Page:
I had been waiting for this moment for a long time.
As much as wandering the streets with my film photographers here in Seoul is enjoyable, I genuinely wanted to go on these photo missions with my friends from back home. Maybe, it's because I do the same circuit route in Seoul nearly every weekend. A change of scenery was much needed. Every time I saw a blog post about a trip made out in the American Great Outdoors, I can't help but be envious of their adventures. Usually I am out with one or two other photographers, and so in many ways, shooting with a larger group was refreshingly difficult. What I mean is that when there are only one or two other photographers with you, the wolf pack moves much faster and effortlessly, covering more ground with decisions processed quicker than with a substantially larger group, of say ten or more photographers. You are a bit limited to what you can do, especially when time is of the essence. Nonetheless, I had a fantastic time exploring the great California outdoors, hanging out with my friends, and snapping photos across the beautiful, scenic, and fascinating rock formations that make up part of the Punchbowl. Really though, check out Andrew's (inhousegoods) incredible video from our trip.
Wow, don't you wish you were there?
I am thankful to have come across many talented, artistic, and creative people in my life. I definitely wouldn't be where I am (artistically) without the influences of some of these good people. In essence, we are all artists. We paint our experiences, draw our stories, and share ideas through vast mediums that include photography, videography, and writing (to name a few). Before picking up photography, my strongest artistic medium was writing. However, after focusing most of my raw and creative energy into photography, I am not so sure. They say, "a photograph is worth a thousand words," and yes, to a certain degree that may be true. And thus, perhaps, by taking hundreds of photographs throughout the years I may have tricked myself into thinking that I have been saying hundreds of thousands of words all along. Or, perhaps my photographs have not been saying much, if anything at all.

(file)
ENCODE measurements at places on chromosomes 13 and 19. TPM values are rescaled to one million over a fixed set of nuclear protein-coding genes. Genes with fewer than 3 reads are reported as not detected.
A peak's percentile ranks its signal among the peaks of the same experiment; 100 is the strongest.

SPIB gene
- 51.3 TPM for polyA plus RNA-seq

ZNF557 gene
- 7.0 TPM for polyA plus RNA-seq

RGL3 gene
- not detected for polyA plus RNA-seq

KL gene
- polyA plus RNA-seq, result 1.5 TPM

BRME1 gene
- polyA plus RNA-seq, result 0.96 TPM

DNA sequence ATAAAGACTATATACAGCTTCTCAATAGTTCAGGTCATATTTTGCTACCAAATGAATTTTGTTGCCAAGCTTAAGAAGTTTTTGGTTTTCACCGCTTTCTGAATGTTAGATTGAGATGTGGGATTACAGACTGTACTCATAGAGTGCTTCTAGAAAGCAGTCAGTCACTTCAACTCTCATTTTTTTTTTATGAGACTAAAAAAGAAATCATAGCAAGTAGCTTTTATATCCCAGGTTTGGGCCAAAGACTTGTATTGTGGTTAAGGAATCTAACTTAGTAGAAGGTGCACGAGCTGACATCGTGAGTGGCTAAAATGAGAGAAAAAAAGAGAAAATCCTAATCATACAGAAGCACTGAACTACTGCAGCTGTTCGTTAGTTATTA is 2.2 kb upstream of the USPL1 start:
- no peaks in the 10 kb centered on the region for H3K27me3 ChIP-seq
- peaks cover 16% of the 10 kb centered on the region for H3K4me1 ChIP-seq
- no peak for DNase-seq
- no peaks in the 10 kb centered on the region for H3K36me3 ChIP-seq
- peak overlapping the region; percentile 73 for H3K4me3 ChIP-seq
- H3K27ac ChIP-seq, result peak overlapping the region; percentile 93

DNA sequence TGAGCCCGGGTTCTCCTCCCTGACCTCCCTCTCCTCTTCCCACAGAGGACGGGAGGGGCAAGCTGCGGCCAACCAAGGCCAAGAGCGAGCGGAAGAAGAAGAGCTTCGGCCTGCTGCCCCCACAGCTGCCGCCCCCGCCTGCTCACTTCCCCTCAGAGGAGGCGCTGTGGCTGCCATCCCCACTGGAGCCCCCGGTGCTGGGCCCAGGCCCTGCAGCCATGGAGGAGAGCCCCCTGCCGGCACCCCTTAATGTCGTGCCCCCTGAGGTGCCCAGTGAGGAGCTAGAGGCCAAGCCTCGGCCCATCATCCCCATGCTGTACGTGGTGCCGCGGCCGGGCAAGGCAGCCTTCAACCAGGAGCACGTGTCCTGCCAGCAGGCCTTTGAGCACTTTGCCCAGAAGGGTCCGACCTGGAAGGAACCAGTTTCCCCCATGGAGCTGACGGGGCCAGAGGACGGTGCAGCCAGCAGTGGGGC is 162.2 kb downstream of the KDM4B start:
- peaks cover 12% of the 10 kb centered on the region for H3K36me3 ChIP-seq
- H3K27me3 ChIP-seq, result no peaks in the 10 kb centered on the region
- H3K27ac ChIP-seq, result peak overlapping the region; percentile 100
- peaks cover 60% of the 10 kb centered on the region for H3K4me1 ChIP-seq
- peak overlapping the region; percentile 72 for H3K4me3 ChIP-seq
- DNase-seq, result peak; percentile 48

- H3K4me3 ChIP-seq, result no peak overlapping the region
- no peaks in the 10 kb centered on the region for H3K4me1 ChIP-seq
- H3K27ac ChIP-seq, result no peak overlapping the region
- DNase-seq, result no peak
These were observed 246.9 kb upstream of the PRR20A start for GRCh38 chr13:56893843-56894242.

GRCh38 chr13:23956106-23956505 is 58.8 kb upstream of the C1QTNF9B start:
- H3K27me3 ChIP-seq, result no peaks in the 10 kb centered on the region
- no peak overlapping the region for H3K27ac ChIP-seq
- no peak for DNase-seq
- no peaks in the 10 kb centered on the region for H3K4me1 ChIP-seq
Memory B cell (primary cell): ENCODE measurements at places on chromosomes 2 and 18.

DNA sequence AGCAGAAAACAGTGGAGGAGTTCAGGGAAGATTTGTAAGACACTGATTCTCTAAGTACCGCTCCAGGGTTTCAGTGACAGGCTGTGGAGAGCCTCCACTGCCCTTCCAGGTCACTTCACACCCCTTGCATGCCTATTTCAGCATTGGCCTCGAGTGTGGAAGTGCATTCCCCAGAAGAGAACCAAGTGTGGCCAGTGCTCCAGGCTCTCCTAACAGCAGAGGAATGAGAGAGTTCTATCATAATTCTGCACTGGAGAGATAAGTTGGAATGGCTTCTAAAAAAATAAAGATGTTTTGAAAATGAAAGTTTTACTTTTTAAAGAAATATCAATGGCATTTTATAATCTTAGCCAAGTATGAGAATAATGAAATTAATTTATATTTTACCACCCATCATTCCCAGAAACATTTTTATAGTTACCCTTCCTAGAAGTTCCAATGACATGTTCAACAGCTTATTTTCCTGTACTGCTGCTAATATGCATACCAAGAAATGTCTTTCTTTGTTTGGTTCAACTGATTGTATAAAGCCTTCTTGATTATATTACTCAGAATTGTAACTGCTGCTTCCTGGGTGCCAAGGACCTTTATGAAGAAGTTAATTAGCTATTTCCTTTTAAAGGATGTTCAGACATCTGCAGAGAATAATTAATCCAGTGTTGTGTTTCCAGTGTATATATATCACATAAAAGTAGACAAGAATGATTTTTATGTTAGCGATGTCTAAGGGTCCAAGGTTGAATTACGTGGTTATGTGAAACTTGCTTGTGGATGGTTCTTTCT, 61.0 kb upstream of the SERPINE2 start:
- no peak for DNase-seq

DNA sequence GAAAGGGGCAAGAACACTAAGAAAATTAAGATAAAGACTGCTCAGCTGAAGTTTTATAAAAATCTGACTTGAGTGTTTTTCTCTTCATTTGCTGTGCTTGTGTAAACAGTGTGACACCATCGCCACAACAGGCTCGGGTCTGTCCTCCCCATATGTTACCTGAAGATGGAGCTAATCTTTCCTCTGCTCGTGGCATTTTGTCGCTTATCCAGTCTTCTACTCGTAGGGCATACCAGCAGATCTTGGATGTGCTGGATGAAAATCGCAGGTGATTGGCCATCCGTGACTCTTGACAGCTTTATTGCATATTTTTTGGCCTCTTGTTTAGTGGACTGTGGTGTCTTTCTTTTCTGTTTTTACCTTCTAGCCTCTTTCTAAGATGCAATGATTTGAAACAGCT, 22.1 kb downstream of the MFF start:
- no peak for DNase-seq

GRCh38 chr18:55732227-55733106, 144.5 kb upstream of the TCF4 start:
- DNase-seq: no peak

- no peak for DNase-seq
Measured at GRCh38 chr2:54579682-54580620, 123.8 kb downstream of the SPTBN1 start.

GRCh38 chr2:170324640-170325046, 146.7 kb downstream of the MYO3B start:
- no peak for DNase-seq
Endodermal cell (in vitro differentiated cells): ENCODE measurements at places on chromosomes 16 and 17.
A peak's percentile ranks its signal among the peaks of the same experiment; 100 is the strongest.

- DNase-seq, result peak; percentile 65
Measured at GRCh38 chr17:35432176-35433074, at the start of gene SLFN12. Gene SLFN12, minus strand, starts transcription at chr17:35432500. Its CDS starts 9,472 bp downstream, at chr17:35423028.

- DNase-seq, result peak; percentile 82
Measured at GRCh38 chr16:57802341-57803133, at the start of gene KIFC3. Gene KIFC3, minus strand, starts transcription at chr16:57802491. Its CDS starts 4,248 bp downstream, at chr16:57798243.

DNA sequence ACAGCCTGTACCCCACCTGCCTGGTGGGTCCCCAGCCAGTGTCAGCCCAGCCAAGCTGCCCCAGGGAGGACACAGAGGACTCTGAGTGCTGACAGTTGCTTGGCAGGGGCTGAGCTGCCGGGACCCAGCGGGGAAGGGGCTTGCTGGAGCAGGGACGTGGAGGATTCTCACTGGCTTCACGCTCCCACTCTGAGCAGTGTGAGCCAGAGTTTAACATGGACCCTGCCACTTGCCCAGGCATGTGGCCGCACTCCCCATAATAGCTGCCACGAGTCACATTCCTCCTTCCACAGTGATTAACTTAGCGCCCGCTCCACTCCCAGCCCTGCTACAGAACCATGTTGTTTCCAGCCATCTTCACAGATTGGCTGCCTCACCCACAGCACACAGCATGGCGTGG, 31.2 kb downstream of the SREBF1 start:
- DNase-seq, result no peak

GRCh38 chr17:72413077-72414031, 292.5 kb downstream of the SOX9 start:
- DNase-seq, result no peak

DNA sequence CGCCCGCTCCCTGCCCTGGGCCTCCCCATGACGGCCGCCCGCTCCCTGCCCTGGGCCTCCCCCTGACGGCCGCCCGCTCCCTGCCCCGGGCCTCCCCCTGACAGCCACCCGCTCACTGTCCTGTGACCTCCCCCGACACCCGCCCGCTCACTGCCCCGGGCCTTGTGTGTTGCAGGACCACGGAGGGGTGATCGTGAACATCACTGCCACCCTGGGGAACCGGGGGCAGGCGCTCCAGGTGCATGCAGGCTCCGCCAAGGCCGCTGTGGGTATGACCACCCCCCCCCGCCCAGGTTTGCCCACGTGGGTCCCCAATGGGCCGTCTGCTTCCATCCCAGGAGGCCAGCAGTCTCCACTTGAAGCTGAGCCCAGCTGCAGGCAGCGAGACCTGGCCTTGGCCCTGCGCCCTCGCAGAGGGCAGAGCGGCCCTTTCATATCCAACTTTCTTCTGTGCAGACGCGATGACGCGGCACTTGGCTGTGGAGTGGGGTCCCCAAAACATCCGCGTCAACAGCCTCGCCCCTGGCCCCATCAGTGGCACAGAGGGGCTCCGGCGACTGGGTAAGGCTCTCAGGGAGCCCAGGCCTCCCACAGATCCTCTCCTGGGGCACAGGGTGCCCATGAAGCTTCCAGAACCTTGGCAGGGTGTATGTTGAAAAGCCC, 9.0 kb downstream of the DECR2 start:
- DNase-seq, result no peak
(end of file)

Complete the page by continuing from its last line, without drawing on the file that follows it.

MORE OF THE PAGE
(Side note: I couldn't help but laugh at myself for adding text to my photography. I didn't realize at the time that I would be writing about writing. Perhaps, I should have left it out.)
Writing is an important part of what sets us apart from the rest of the species that inhabit this planet. A single thought cannot become a reality without becoming a word that we speak, which in turn are structured into poetic sentences and justified paragraphs that have the potential to become speeches that move nations. It is necessary that we pass on these invaluable inheritances to future generations. Without it, everything will be forgotten.
Now for some photographs,
Camera: Leica M6, Nikon FE2
Roll: Fujifilm Pro400H, Kodak Portra 400 pushed 1 stop, Kodak Trix 400
If only Rocky was positioned to the left a little bit more...
Richie, Jungle, and Chris.
No really, that thing looks much bigger in real life.
Doesn't he blend in so effortlessly?
Chris G. says V
The light was harsh.
Ridiculous, I know.
What you see from the Viewpoint.
There they are!
Just look at that light!
Rocky conquering the steep grade.
Loving the background, and I feel like a rocket is going to fly out of Keny's Mamiya.
Searching for answers.
Christina Jung [ http://telltalecity.blogspot.com/ ] [ her post ]
Louis Trinh [ http://www.louistrinh.com ] [ his post ]
Garrick Fujii [ http://garrickfujii.com/ ] [ his post ]
Ken Radomski [ http://haserad.com/ ]
Jeff Tang [ http://12fv.com/ ]
Andrew Truong [ http://inhousegoods.tumblr.com/ ]
Rocky Halim [ http://visualfool.blogspot.com/ ]
Chris Gayomali [ http://chrigz.tumblr.com/ ]
Richie Kim [ http://richardkim.tumblr.com/ ]
pax | previously: [ Cali '11: 2. A Study of Light and the Library ]